Castells & Epic Tradition

Manuel Castells’ Information Age Trilogy and the Epic Tradition of Political Theory: Marxist and Weberian Transformations

Abstract / Overview  (for full paper, see CastellsEpicTheoryDraft):

The dimensions and accomplishments of Manuel Castells’ Information Age trilogy can be gleaned from the first couple of pages of links provided by an online search, enough perhaps to encourage us to ask, how does Castells’ major opus stack up against the Great Books.

This essay takes a look at that comparison from the perspective of “The Epic Tradition of Political Theory” and, for consideration and discussion, shows how its inclusion among that collection provides, for those acquainted with Castells, a new benchmark by which to measure and critique his achievement. For those acquainted with Political Theory, it provides a challenge to consider a decidedly recent and modern (or post-modern) contribution and a striking new vision for the present.

The idea of “The Epic Tradition of Political Theory” was coined by Sheldon Wolin in the late 1960’s, in a lecture and then monograph on “Thomas Hobbes and the Epic Tradition of Political Theory” and in an article in the American Political Science Review, “Political Theory as a Vocation.” Some of the key features of the Epic Tradition — its scope, the impulses behind it and the agonistic, competitive relationship among its members, the nature of its achievement —help elucidate a way of seeing Castells’ trilogy that should be useful to his defenders and critics alike.

As the Epic Tradition characteristically provides one if not more overlapping and reinforcing visions that give a focus with a depth, range, and emotional dimensions, a key reference point for rooting a contribution in the deepest foundations of its culture, Castells’ trilogy begins with an extraordinary picture and vision of the world that is at once detailed as well as presented in the broad strokes of an overarching revised view of the globe and universe.

Castells’ vision is provided right in the opening section of the Prologue. This essay will invite a close examination of those four pages in some detail and in anticipation of what is to come, pointing out some of the dramatic and especially new language used to describe our emerging, networked world, suggesting how its condensed outline structure provides a guided gateway to the whole of the first volume and then the entire trilogy.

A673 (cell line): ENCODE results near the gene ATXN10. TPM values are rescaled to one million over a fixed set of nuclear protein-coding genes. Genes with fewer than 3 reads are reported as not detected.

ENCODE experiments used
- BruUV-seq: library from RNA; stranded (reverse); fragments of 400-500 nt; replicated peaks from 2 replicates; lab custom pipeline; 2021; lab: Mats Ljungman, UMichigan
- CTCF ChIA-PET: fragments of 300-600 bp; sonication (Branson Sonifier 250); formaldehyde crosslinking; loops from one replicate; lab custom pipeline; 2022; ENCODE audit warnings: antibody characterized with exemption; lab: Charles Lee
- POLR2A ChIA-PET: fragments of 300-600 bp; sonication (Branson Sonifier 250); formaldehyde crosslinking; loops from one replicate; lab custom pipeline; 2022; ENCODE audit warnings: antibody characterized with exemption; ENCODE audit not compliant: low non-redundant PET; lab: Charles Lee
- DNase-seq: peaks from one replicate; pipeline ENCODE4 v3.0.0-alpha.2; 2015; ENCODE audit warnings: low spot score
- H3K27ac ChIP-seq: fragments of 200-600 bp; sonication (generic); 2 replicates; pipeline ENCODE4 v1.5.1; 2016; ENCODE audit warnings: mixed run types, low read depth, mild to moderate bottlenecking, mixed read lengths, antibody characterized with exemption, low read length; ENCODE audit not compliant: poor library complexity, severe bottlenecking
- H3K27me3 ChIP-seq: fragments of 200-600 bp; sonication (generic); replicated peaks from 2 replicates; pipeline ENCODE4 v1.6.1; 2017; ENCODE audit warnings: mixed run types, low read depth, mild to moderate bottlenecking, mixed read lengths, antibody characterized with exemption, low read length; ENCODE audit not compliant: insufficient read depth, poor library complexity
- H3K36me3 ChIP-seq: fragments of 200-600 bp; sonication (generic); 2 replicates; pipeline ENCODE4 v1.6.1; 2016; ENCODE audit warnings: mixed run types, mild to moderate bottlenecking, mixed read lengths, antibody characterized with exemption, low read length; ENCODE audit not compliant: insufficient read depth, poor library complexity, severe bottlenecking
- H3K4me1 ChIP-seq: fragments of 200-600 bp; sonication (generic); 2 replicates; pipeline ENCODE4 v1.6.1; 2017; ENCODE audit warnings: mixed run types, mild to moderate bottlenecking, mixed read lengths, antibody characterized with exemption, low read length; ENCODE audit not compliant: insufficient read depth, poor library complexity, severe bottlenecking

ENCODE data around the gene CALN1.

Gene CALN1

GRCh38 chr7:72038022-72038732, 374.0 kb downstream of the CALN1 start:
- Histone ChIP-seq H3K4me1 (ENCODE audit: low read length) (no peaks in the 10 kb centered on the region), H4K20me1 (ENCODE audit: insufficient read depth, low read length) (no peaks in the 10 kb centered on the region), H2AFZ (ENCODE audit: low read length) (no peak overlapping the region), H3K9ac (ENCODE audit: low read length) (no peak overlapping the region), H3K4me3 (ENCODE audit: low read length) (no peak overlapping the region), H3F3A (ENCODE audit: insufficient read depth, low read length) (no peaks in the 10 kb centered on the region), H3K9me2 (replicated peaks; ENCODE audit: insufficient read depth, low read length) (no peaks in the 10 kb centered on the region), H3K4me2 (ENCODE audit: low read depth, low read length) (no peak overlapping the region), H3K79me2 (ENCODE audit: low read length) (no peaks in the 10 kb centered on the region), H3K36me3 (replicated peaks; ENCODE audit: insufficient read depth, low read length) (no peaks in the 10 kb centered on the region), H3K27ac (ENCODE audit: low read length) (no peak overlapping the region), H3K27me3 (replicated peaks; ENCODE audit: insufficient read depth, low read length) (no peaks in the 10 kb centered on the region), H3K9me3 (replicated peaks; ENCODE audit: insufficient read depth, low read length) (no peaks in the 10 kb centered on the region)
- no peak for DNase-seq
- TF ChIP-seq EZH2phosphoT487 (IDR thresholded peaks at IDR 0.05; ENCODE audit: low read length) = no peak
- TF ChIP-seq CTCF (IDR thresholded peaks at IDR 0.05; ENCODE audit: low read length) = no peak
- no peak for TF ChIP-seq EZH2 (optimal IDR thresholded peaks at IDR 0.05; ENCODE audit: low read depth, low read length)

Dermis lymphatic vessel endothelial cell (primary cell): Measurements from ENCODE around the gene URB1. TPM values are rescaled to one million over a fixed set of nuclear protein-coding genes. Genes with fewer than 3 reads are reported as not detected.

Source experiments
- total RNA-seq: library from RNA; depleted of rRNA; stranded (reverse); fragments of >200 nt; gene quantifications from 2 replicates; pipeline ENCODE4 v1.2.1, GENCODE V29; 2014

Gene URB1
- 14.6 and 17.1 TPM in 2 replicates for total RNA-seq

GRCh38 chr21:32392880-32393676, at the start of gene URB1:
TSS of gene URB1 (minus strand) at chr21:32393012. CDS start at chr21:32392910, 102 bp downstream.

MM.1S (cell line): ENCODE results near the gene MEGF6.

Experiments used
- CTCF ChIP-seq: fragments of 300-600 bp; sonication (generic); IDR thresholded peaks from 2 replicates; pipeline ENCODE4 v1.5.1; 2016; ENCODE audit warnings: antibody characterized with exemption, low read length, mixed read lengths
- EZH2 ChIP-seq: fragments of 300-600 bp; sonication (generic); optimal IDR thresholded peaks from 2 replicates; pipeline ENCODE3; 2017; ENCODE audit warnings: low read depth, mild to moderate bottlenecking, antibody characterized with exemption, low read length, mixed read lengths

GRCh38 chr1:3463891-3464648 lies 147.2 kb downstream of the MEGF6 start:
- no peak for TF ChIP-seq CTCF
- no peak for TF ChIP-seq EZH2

In turning to Castells’ relationship and engagement with those whose contributions make up the Epic Tradition, our focus will be on his relationship with two of its more recent members: Karl Marx and Max Weber.

Scholars and critics pay homage to Castells’ critiques and comparisons, both those he makes and those pointed out by others, and some of the special dimensions and his relationship with Marxism and Weberian science and with Marx and Weber’s accomplishments.

Castells’ trilogy, The Information Age: Economy, Society, and Culture, echoes and challenges both Marx’s three-volume Capital: Critique of Political Economy, based on the distinctiveness and new stage and mode of Informational Capitalism arising at the turn of the millennium and still developing, and Weber’s posthumous magnum opus, Economy and Society, and The Protestant Ethic and the Spirit of Capitalism that Castells wants to update with a presentation of the new Spirit of Informational Capitalism, or just, as he titles the section, “The Spirit of Informationalism.”

Finally we will turn to some of Castells’ pronouncements about the political world, one that is both close to what we ordinarily appreciate as politics as well as the wider and deeper world generally connoted by and associated with the phrase “political theory.” Here we will emphasize, along side the developing shape of the network society, the element of contingency that is found in and honors the political world, most recently in the Occupy movement and the recent revolutions in the Middle East and other parts of the world and their failures as we have moved into the new millennium. It is this final appreciation, of the cruciality of yet-to-be-determined-outcomes, that helps us see Castells’ accomplishment as an achievement of political theory.



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